Pa. Residents with Neglected Fracking-Related Health Complaints Urge Action from Attorney General | Food & Water Watch
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Brigid Sullivan
July 29th, 2014

Pa. Residents with Neglected Fracking-Related Health Complaints Urge Action from Attorney General

Residents Ignored by Department of Health Share Details, Call for Investigation and Announce Story-Collecting Initiative

Harrisburg, Pa. – Today, individuals from around Pennsylvania who had fracking-related health complaints ignored by the state’s Department of Health (DOH) shared their stories and called on Attorney General Kathleen Kane to launch an investigation into the apparent disregard for their complaints.

The call on Kane follows a series of reports that DOH had several procedures in place designed to neglect health complaints related to hydraulic fracturing, including circulating a list of “buzzwords” relating to either fracking or health impacts frequently seen near areas with fracking-related infrastructure. In the midst of the conference call, advocates received a request from the Pennsylvania Attorney General’s Environmental Crimes unit to interview the impacted individuals.

“In 2008 my family and I began getting sick after a compressor station was built 780 feet from our home,” said Pam Judy, a resident of Greene County. “The first place I contacted seeking information and assistance was the DOH.  I was advised that they had received no similar complaints and they were unable to direct me to anyone who may be able to help us.  After doing some research on my own I located a gentleman in Texas who had experienced a similar situation and he provided me with a list of the blood tests we needed to have done to determine exposure as well and a wealth of additional information.  I should have been able to receive the same valuable information from the DOH.”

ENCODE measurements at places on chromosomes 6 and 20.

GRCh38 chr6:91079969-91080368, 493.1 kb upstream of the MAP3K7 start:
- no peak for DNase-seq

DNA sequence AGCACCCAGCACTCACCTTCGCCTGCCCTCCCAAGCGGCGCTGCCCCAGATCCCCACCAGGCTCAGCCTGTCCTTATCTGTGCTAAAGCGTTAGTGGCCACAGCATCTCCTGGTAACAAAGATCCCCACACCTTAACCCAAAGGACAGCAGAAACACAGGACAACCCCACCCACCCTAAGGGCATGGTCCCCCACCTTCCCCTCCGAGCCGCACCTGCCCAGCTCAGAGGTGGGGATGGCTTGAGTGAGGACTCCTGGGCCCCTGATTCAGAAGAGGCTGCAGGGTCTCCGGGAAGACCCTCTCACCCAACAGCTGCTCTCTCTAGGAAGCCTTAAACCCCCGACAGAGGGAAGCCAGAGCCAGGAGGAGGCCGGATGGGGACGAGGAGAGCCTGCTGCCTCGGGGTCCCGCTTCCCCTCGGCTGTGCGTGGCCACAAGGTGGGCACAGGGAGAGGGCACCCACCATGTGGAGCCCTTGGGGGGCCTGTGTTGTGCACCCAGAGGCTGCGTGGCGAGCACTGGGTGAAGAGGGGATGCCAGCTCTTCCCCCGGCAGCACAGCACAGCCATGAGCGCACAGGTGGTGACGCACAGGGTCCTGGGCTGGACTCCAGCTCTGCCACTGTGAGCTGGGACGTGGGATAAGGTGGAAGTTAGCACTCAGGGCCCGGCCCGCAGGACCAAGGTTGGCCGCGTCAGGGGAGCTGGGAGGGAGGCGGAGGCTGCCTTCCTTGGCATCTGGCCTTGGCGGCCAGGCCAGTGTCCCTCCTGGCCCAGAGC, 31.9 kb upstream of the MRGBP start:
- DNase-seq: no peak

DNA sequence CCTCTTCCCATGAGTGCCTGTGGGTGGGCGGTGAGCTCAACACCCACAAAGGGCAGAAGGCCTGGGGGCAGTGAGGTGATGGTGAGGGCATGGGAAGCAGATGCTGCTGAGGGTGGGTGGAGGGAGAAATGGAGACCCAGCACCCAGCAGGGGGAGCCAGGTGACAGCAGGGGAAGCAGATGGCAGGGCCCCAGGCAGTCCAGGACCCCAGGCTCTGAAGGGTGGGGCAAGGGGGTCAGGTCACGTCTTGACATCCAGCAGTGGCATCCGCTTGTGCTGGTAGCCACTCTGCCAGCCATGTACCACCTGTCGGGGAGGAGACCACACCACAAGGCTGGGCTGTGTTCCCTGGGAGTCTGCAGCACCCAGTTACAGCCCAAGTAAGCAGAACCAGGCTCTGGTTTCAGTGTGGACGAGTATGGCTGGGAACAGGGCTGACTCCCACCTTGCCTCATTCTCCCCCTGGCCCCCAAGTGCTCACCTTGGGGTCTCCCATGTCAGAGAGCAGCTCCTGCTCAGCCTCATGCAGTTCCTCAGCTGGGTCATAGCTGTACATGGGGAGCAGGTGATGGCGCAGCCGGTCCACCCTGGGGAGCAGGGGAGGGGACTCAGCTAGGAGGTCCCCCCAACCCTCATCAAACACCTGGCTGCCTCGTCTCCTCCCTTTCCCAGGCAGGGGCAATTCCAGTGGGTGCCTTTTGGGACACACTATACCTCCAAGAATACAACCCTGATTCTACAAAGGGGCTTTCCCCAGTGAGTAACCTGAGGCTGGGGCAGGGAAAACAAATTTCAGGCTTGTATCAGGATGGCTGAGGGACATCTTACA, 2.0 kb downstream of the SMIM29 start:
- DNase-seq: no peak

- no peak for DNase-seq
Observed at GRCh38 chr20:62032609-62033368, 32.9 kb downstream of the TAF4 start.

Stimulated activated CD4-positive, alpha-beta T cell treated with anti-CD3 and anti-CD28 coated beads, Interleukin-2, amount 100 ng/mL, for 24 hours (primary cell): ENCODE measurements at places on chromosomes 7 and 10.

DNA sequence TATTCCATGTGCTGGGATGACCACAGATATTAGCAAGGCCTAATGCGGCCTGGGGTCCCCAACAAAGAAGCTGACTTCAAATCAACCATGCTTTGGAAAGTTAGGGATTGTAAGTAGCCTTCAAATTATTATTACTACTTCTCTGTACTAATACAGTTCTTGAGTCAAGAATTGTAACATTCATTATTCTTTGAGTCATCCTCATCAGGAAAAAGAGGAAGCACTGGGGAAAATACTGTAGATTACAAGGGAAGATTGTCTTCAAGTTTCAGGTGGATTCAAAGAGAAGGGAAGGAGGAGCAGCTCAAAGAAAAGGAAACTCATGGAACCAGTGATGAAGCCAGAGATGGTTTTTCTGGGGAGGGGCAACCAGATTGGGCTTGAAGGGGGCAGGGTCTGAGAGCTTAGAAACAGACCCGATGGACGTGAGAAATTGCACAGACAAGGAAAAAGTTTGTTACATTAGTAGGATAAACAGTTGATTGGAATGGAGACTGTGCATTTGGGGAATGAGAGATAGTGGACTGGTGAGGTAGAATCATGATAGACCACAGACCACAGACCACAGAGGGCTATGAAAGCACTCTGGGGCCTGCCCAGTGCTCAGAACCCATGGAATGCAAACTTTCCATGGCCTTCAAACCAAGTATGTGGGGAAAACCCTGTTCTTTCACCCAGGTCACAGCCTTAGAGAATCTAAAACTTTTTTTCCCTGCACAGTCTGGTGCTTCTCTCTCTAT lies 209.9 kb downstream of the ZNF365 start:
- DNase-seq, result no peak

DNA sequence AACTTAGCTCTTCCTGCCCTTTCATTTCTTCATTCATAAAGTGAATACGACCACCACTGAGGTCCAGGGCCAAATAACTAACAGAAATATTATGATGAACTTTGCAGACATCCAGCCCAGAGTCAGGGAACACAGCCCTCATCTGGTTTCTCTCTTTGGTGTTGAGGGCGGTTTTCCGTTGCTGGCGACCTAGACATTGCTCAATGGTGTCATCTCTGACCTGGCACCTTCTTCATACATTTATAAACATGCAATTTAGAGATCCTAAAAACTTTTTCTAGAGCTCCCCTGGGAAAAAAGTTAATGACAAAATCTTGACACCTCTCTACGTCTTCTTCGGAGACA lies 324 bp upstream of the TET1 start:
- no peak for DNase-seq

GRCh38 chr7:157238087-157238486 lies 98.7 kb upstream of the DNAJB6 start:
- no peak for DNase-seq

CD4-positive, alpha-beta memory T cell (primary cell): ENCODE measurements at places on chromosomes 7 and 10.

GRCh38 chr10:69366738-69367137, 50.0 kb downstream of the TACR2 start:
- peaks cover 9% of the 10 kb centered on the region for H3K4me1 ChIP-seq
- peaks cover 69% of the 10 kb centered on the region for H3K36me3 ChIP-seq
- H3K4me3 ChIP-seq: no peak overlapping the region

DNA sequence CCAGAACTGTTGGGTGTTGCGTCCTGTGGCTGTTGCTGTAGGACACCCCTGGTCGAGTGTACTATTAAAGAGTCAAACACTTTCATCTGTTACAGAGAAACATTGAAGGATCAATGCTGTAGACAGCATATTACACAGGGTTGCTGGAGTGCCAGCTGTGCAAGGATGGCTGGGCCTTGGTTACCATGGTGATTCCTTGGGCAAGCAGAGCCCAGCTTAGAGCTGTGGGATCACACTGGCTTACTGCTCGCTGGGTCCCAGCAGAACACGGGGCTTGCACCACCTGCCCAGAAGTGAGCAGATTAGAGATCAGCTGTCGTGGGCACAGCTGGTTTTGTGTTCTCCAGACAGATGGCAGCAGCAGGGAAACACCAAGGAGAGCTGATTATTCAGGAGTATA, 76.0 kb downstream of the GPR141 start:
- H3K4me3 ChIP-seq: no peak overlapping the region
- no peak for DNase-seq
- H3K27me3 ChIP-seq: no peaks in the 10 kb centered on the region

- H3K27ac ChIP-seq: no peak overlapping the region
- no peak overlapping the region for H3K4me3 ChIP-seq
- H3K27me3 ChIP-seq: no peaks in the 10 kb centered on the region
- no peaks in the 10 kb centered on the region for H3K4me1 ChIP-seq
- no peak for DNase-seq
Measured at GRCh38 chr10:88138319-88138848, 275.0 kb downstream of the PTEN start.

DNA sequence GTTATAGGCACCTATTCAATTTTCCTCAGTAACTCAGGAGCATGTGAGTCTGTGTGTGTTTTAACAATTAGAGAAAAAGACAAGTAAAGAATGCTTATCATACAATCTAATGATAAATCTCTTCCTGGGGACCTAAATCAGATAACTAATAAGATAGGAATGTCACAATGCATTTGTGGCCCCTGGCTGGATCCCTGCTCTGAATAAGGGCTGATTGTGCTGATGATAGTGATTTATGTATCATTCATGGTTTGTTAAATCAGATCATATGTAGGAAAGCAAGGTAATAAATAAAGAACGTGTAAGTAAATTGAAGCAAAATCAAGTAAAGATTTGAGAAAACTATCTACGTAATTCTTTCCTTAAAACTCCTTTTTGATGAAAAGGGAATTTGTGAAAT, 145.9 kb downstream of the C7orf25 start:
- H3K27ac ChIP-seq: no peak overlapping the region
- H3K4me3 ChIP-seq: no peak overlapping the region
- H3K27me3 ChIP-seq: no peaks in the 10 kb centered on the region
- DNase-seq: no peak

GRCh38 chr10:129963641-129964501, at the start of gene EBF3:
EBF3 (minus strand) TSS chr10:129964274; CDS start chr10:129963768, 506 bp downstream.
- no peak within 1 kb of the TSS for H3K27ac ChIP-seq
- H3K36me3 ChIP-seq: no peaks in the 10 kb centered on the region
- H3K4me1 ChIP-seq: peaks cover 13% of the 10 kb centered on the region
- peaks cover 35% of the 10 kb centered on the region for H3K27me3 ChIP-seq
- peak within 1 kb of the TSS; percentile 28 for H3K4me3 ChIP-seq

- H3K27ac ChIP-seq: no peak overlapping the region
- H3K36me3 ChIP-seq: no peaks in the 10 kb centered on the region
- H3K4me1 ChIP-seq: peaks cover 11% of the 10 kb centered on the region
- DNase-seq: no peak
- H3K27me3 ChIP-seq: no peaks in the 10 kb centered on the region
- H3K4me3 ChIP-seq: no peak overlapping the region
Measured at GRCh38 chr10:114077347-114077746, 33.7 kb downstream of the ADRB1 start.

“I called two or three times to get information, while I was going in and out of the emergency room in Johnstown with migraine headaches, severe rashes, and blurry vision,” said Randy Moyer, a resident of Blair County. “Department of Health never got back to me, so I had to go on my own to figure out the details of my condition.”

Moyer and Judy are two of the 11 individuals impacted by fracking who have identified themselves as having experienced neglectful treatment from DOH. Advocates used the call to publicize an online form and hotline (717-467-3641 or 717-467-DOH1).

“We know these stories are just the tip of the iceberg,” said Sam Bernhardt, Senior Pennsylvania Organizer for Food & Water Watch. “These stories have been swept under the rug, and we are going to continue working to uncover them.”

“These stories not only confirm the allegations made by the whistleblowers, but demonstrate that the agency was unresponsive to fracking-related complaints since at least 2008 and as recently as last week. Nothing has changed. Pennsylvanians are not getting the answers they need from the agency tasked with protecting public health,” said Karen Feridun, founder of Berks Gas Truth.

Contact: Sam Bernhardt – 267.428.1903, sbernhardt[at]fwwatch[dot]org

Food & Water Watch works to ensure the food, water and fish we consume is safe, accessible and sustainable. So we can all enjoy and trust in what we eat and drink, we help people take charge of where their food comes from, keep clean, affordable, public tap water flowing freely to our homes, protect the environmental quality of oceans, force government to do its job protecting citizens, and educate about the importance of keeping shared resources under public control.